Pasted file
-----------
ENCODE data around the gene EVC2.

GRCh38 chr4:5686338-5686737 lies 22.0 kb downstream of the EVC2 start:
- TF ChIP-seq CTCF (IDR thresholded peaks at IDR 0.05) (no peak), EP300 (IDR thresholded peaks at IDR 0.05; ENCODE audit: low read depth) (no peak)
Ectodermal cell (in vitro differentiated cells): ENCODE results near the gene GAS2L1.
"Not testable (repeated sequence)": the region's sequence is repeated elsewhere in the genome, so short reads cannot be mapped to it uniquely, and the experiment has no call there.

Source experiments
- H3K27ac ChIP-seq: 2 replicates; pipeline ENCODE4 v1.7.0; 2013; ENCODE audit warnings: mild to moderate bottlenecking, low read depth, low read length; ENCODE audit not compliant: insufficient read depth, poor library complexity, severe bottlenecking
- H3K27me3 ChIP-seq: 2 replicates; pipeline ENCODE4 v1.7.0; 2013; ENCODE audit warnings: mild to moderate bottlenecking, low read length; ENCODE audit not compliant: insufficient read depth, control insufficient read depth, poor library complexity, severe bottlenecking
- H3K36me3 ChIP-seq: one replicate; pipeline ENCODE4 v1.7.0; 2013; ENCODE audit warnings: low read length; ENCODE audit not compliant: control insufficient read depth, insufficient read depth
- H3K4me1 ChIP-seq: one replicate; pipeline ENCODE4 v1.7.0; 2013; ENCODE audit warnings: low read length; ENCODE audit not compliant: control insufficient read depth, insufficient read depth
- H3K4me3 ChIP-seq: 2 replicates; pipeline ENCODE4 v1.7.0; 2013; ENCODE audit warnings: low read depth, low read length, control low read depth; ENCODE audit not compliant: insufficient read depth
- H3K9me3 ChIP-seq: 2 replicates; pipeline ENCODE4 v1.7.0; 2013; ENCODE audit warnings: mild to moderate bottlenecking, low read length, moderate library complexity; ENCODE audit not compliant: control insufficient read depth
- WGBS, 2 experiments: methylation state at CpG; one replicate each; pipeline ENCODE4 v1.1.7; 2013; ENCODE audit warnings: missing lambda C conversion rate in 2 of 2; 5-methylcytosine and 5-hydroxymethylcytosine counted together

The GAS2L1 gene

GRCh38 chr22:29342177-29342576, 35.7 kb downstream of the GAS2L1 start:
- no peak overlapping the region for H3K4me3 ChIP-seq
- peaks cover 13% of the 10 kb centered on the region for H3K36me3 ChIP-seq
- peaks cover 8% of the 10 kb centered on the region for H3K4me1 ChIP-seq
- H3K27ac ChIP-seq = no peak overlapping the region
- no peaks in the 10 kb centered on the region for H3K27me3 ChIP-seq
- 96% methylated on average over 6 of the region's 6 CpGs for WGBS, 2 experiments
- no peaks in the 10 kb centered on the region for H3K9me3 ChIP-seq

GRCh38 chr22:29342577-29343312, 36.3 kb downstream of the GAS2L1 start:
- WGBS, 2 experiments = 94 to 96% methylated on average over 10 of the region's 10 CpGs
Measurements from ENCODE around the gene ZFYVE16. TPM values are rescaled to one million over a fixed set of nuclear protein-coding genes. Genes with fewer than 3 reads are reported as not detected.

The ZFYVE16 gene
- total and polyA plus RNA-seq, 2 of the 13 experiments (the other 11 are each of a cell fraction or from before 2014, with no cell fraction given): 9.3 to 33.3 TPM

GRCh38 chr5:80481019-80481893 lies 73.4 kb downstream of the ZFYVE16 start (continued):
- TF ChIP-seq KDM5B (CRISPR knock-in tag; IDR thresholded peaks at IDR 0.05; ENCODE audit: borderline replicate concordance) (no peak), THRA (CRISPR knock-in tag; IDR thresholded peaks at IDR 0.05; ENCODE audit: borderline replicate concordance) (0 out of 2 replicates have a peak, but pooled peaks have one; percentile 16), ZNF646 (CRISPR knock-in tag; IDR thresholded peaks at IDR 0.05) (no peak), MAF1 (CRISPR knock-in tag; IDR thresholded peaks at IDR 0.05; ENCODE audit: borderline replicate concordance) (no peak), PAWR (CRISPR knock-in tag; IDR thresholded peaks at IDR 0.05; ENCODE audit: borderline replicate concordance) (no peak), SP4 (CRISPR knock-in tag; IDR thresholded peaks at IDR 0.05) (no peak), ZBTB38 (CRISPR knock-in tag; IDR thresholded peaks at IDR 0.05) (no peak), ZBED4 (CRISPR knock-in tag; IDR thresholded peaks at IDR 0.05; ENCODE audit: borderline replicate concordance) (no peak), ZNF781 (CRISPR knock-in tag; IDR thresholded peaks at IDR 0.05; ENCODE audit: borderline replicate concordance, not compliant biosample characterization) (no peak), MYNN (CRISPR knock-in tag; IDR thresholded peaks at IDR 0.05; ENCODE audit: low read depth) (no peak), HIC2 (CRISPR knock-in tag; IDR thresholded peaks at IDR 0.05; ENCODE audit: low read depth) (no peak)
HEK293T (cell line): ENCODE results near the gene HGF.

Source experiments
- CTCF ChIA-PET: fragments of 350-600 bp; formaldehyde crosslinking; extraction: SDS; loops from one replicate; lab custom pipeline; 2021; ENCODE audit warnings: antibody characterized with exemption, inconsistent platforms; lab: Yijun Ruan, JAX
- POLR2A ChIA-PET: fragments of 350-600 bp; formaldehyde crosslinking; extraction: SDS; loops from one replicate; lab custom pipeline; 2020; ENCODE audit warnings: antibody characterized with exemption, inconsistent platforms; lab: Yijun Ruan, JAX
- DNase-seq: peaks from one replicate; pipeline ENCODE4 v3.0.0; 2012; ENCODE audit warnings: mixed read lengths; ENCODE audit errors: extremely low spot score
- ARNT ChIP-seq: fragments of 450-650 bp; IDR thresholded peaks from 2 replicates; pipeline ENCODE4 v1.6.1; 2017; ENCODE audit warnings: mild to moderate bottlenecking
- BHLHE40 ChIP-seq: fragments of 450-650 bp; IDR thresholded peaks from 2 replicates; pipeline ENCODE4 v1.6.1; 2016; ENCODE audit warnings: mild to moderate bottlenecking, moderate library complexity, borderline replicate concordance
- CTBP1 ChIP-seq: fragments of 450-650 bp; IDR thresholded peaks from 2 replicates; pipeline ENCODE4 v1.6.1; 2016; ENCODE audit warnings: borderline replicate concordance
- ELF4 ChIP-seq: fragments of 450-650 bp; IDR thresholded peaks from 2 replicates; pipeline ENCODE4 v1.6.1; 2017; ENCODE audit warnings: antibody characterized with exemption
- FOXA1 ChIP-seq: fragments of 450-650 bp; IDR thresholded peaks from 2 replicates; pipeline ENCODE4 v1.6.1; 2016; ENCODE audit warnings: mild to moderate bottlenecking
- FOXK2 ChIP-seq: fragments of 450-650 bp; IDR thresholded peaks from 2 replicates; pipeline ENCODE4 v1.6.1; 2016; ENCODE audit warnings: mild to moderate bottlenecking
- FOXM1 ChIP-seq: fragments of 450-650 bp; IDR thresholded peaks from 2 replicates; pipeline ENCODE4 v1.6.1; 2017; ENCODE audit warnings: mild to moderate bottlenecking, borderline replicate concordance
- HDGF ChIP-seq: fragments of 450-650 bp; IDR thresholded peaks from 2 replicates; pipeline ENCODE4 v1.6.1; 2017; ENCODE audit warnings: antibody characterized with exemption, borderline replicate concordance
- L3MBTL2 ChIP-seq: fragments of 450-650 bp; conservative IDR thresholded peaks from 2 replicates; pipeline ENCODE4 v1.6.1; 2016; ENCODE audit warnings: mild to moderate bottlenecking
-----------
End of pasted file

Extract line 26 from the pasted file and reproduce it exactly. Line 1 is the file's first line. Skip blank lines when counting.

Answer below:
The ZFYVE16 gene